SCA conference call

As I mentioned I would, I dialed into the Secular Coalition for America’s conference call yesterday afternoon. A good number of other people were on the line, including a few from the group Downeast Humanists (for those of you outside the state, this is the what Downeast means in Maine). A lot of what was discussed was the basic mission of SCA state chapters (lobbying), but there was also emphasis on the need for volunteers. The thing that makes any lobbying group successful is its ability to get people to pay attention; small or big, the way a group does that is with strong infrastructure and support from its people. Beside that, the bigger a talent pool we get, the better. For anyone interested in hearing the call, the SCA will have it up on the Maine page soon. If you’re really an eager beaver, an outline of the matters discussed is already up.

I’ve got to say I’m pretty excited about all this. Between the Downeast Humanists and those at Atheists of Maine, I think we’re already well positioned to get a strong grassroots movement going; it shouldn’t be long before we’re able to establish an official lobbying group.

Atheist lobbying in Maine

I recently wrote about the Secular Coalition for America’s push to establish chapters in all 50 states. I mentioned that I had been interviewed for a piece in the local Maine newspapers concerning that push. Here is that piece:

Rarely does a news release headline jump off the screen like this one that landed last week in my inbox: “Maine atheists to organize state lobbying group this month.”

Good heavens. As if Maine doesn’t have enough to argue about these days.

Later this week, the Secular Coalition for America will open its phone lines to anyone and everyone in Maine who a) doesn’t believe in God, b) can’t be sure there is a God or c) believes, regardless of his or her spiritual underpinnings, that government at any level should not be doing anything in the name of the man (or woman) upstairs…

“Lobbying is the tip of the iceberg,” [Sean] Faircloth agreed. Like the gay rights movement has done over the last three or four decades, he said, “the key is building a grassroots organization that has credibility.”

Which is where Mainers like Michael Hawkins come in.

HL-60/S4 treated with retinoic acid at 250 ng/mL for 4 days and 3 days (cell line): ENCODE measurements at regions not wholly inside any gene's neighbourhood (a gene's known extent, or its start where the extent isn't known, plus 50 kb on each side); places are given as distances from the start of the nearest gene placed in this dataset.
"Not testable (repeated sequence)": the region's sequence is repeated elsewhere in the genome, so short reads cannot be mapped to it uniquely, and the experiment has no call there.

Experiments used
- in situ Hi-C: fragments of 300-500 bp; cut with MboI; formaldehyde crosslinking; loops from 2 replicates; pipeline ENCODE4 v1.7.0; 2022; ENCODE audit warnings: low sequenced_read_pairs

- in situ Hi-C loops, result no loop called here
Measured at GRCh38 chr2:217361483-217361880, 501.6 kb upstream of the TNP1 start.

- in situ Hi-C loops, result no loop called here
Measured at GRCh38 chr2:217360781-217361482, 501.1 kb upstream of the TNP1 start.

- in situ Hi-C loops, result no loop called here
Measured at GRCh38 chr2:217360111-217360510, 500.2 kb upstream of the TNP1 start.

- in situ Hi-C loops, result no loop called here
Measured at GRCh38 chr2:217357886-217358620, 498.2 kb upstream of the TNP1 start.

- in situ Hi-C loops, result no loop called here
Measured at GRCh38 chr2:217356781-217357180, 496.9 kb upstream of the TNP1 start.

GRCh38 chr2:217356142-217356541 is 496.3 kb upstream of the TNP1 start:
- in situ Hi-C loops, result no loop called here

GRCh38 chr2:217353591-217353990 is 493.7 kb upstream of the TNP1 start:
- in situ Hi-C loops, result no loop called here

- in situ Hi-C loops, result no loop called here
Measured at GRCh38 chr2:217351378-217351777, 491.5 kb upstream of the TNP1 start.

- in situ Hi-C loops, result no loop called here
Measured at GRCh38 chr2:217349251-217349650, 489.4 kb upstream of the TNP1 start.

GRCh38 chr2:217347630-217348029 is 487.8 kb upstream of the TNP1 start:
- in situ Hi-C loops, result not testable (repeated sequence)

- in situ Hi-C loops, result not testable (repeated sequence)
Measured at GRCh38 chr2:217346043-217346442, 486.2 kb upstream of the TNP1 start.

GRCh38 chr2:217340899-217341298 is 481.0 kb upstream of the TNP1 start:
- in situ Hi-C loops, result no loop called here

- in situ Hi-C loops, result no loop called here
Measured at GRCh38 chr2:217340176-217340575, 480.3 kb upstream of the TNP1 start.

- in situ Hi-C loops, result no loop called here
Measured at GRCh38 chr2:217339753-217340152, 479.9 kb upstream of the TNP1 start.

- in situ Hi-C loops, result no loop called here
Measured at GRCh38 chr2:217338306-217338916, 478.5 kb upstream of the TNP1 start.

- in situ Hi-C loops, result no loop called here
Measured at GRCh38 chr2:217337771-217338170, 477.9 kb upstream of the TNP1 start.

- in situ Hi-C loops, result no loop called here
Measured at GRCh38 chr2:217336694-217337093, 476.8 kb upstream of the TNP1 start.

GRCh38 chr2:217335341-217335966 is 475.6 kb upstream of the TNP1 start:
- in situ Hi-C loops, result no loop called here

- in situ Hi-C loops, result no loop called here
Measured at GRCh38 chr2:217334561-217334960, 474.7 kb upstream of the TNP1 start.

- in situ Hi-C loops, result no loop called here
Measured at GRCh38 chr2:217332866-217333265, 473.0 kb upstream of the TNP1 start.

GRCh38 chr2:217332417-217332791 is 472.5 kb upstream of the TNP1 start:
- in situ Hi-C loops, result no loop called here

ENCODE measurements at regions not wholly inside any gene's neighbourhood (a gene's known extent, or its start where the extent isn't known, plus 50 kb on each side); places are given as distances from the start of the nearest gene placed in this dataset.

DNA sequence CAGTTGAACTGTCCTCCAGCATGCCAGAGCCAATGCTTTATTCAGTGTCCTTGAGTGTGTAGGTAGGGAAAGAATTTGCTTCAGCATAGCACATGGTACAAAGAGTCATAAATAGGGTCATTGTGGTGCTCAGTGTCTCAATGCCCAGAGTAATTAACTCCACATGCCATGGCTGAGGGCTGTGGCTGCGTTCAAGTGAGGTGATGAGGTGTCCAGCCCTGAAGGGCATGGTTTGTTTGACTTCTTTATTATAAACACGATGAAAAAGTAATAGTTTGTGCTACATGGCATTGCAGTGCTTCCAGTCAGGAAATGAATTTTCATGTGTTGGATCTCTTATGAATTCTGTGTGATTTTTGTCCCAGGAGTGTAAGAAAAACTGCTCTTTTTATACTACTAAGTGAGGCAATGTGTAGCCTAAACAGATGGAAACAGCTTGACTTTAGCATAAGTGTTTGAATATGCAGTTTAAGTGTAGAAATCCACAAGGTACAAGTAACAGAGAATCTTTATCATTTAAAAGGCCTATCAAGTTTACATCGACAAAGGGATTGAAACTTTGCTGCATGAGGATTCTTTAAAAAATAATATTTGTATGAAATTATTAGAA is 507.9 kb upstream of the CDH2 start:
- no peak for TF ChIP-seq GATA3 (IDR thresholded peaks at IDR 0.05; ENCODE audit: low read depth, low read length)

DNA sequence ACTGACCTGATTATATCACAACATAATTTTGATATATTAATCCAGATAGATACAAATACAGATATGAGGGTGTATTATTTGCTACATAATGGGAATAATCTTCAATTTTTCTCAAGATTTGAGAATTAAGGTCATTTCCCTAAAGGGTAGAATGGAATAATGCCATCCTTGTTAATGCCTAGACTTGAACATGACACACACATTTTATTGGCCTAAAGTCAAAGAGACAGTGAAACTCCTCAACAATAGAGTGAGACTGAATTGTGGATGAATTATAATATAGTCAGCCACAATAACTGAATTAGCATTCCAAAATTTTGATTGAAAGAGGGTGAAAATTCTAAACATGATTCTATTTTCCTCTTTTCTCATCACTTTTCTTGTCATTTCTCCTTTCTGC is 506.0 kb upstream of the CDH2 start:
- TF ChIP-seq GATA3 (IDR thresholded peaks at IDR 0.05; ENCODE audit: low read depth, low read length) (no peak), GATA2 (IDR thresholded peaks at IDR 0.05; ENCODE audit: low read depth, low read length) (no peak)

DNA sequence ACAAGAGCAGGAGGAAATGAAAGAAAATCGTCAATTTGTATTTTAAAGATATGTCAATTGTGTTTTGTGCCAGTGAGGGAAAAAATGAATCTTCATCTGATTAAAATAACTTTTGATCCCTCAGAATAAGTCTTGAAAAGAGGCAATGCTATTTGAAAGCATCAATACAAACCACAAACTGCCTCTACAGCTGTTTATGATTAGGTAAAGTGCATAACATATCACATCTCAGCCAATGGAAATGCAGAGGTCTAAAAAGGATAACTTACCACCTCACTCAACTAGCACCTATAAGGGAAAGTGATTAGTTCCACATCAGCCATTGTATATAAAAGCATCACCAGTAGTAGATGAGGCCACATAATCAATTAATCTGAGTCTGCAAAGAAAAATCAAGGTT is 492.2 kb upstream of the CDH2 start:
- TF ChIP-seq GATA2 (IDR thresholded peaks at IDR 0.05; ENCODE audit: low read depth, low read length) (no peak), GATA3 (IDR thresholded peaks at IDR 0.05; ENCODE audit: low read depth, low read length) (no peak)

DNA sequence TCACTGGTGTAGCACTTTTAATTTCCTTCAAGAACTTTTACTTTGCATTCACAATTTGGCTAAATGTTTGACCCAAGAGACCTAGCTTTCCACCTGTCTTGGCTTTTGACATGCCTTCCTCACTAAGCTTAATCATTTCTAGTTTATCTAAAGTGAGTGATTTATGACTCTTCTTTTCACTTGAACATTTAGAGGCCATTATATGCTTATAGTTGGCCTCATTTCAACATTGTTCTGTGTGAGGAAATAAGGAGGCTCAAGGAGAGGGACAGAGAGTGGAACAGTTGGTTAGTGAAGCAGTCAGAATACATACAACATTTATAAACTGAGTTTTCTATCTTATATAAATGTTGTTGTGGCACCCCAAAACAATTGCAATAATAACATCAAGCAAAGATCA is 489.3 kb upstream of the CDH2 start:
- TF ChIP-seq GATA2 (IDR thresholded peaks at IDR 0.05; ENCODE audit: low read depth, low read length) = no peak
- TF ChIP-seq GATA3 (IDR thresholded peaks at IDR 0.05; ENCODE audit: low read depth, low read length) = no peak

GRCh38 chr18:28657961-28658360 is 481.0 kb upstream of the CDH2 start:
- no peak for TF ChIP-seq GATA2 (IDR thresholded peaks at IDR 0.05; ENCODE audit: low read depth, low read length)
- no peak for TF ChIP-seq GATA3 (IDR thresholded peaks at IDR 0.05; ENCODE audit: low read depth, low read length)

Hawkins, 27, grew up attending the Roman Catholic St. Mary’s School in Augusta.

His road to atheism began when he was in his teens and heard a group of God-fearing adults asserting, with utmost certainty, that the Earth is a mere 7,000 years old.

“I knew that wasn’t true — but I didn’t know why it wasn’t true or by how much they were wrong,” recalled Hawkins, who’s now one course away from a bachelor’s degree in biology and helped found a loosely knit group on Facebook called Atheists of Maine.

Hawkins, upon hearing about the Secular Coalition for America’s conference call at 1 p.m. Thursday, said he’ll definitely be on the line. (To join in, call 530-881-1400 and punch in the access code 978895.)

But where it all goes from there, Hawkins said, is still up in the air.

He’s well aware that “there’s a lot of stigma around the word” atheist.

And he harbors no illusions that in Maine’s current political climate, wary politicians on either side of the aisle might embrace what undoubtedly would be branded the “atheist agenda.”

“With the Republicans in control of everything, it’s not going to be well received,” Hawkins predicted. “It’ll take a little while.”

If not an eternity.

The comment sections on this article are interesting. (The article appears on several websites because many of Maine’s major newspapers are owned by the same company.) Some people are going off with the usual garbage about atheists calling the religious stupid. I’ve never heard or read any major atheist do this. Other people are attacking Faircloth for this or that. One person even said he doesn’t have a real job, even though he’s one of only 4 people listed at the head of the Richard Dawkins Foundation. A few are trying to tackle the writer, Bill Nemitz, for one imagined thing or another. Hey, maybe my mention of the fact that Republicans control everything in Maine right now really is Nemitz’s political agenda. That totally makes sense. Fortunately, a good number of people are simply excited about this. We’ve even seen a slight uptick in membership on the Facebook page Atheists of Maine.

My only disappointment is that my old school got a mention. It isn’t something I’ve ever tried to hide, but I’m sure the people at St. Michael School (previously known as St. Mary’s) weren’t overly excited about it. As much as I disagree with the Catholic religion, I’m constantly grateful that I went to that school over the less than stellar public choices in the area.

At any rate, I hope the SCA makes a big splash in Maine. I’ll keep things updated.